James Madison Papers

To James Madison from Joseph Jones, 14 December 1788

From Joseph Jones

Richmond 14th. Decr. 1788

Dr. Sr.

My health has been so unsettled this fall I have been but little in Richmond. When I last came down I wrote you a letter but as I have not for some time heard from you I suspect it was in the mail that was robed or that you were absent from New york. The Session of the general assembly it is thought will terminate about Christmass. The first month of their being together was employed in discussing the necessary laws for organizing the new governmt. Soon after that business was over the district bill was brot. forward and some other bills respecting the Court of appeals and the Chancery to perfect the system of jurisprudence under the change intended to take place by the district plan. These bills have gone through amendmts. and are to be engrossed and read a third time Tomorow. There is no doubt I think of their passing. Two Judges instead of one as it first stood are to ride the circuits. The adm: Judges being added to the general court make twelve Judges. Two of them are to be removed by ballot into the new Court of appeals and two of the Judges in chancery—four Judges for the appeals one Chancellor and ten general Court Judges who are to ride five circuits twice a year and hold two general Court terms for special purposes. No additional Salaries except an allowance for traveling expences to the Judges riding the circuits. This last bill has not passed—I mean a short one for the additional allowance and will probably meet with opposition as all money advances are sure to do from a particular class of members.1 If we can get this system at work and the new Congress shall be able to organize the new government so as to give pretty general content to the people, and go on smoothly I may still live to see the general as well as state government in a hopefull way of which I own I had almost despaired. I am sorry to find two persons for whom I have real friendship in opposition as candidates for the district. M.——e2 has I fear been prevailed on to do what I think if he succeeds will hurt his private prospects, unless his visit to N. Y. may further his views in another respect and his Lady I doubt not wishes to make a trip there. B. R. being appointed Governor, the vacancy in the Council was to have been fill’d yesterday but was postponed. C. Griffin—Fountain Briggs & Dr. Foushee are the principal competitors.3 It is thought the first will succeed. Yr. friend & Servt.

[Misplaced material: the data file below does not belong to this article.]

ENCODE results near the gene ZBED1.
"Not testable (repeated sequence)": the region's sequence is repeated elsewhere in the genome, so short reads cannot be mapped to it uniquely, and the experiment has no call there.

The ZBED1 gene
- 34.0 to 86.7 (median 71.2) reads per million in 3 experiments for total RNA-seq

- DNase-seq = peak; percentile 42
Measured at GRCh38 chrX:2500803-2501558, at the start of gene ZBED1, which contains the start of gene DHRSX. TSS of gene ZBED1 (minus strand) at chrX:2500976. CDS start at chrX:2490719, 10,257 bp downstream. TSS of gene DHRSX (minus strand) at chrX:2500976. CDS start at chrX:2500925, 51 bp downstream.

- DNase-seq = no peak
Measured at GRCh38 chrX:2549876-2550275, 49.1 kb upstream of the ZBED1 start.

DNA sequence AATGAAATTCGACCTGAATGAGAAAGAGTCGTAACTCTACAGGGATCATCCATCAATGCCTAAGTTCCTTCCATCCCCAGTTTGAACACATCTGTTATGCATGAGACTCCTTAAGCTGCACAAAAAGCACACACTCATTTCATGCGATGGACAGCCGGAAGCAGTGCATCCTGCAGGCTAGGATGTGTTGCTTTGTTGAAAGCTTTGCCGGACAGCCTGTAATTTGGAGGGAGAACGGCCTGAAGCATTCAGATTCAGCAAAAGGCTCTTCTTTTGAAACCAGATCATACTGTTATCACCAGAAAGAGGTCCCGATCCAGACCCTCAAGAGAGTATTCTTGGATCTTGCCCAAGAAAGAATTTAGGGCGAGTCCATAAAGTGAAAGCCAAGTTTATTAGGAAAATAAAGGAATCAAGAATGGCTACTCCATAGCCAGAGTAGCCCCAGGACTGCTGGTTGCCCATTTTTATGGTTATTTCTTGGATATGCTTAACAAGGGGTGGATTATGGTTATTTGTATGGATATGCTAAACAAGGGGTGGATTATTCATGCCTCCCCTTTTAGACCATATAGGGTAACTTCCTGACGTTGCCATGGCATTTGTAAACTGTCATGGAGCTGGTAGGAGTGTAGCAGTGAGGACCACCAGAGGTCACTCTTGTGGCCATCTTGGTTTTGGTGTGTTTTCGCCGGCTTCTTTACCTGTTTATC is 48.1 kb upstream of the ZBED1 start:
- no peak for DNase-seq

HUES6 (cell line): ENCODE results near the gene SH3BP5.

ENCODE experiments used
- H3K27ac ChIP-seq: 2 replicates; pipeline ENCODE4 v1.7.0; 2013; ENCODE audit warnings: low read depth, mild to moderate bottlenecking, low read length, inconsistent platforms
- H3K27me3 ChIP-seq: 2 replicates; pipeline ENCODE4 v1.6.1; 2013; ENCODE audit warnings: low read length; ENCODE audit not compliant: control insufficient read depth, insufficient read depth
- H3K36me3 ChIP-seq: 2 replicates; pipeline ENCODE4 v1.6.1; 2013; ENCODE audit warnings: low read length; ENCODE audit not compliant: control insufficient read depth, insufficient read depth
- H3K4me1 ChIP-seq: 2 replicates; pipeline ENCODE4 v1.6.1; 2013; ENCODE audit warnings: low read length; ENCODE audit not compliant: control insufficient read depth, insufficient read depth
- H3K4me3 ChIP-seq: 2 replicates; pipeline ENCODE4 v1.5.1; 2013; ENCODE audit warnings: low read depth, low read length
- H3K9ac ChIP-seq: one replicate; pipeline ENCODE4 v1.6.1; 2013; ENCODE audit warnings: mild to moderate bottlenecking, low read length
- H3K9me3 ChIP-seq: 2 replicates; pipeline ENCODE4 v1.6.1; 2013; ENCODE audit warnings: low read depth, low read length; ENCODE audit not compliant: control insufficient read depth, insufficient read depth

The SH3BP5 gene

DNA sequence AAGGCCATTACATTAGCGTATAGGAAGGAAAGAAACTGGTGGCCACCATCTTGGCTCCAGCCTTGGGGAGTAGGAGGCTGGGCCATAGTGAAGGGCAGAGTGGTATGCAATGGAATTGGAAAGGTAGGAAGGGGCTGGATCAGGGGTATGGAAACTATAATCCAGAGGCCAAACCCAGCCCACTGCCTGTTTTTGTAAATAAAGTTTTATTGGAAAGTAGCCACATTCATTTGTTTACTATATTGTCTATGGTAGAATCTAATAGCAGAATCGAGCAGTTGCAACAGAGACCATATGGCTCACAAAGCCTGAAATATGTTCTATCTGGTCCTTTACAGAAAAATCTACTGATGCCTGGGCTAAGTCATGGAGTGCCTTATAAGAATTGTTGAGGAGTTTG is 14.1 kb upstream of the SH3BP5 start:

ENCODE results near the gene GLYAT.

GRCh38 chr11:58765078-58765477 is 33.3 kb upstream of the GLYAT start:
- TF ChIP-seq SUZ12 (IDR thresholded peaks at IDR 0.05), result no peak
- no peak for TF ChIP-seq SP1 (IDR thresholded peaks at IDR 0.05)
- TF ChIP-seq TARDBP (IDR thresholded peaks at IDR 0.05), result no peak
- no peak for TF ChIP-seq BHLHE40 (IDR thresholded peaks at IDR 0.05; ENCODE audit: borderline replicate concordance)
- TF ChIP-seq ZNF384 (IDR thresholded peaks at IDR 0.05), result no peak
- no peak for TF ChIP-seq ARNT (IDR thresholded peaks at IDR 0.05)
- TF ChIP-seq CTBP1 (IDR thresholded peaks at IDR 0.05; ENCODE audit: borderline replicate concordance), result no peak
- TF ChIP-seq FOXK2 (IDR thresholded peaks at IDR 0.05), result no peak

Jos: Jones.

RC (DLC). Addressed by Jones and franked. Docketed by JM.

1The bill allowing traveling expenses to the judges became law on 23 Dec. (Hening, Statutes description begins William Waller Hening, ed., The Statutes at Large; Being a Collection of All the Laws of Virginia, from the First Session of the Legislature, in the Year 1619 (13 vols.; Richmond and Philadelphia, 1819–23). description ends , XII, 768–69).

2James Monroe.

3The General Assembly elected Cyrus Griffin to the vacant council seat on 27 Dec. 1788 (JHDV description begins Journal of the House of Delegates of the Commonwealth of Virginia; Begun and Held at the Capitol, in the City of Williamsburg. Beginning in 1780, the portion after the semicolon reads, Begun and Held in the Town of Richmond, In the County of Henrico. The journal for each session has its own title page and is individually paginated. The edition used is the one in which the journals for 1777–1790 are brought together in three volumes, with each journal published in Richmond in either 1827 or 1828, and often called the “Thomas W. White reprint.” description ends , Oct. 1788, p. 125).

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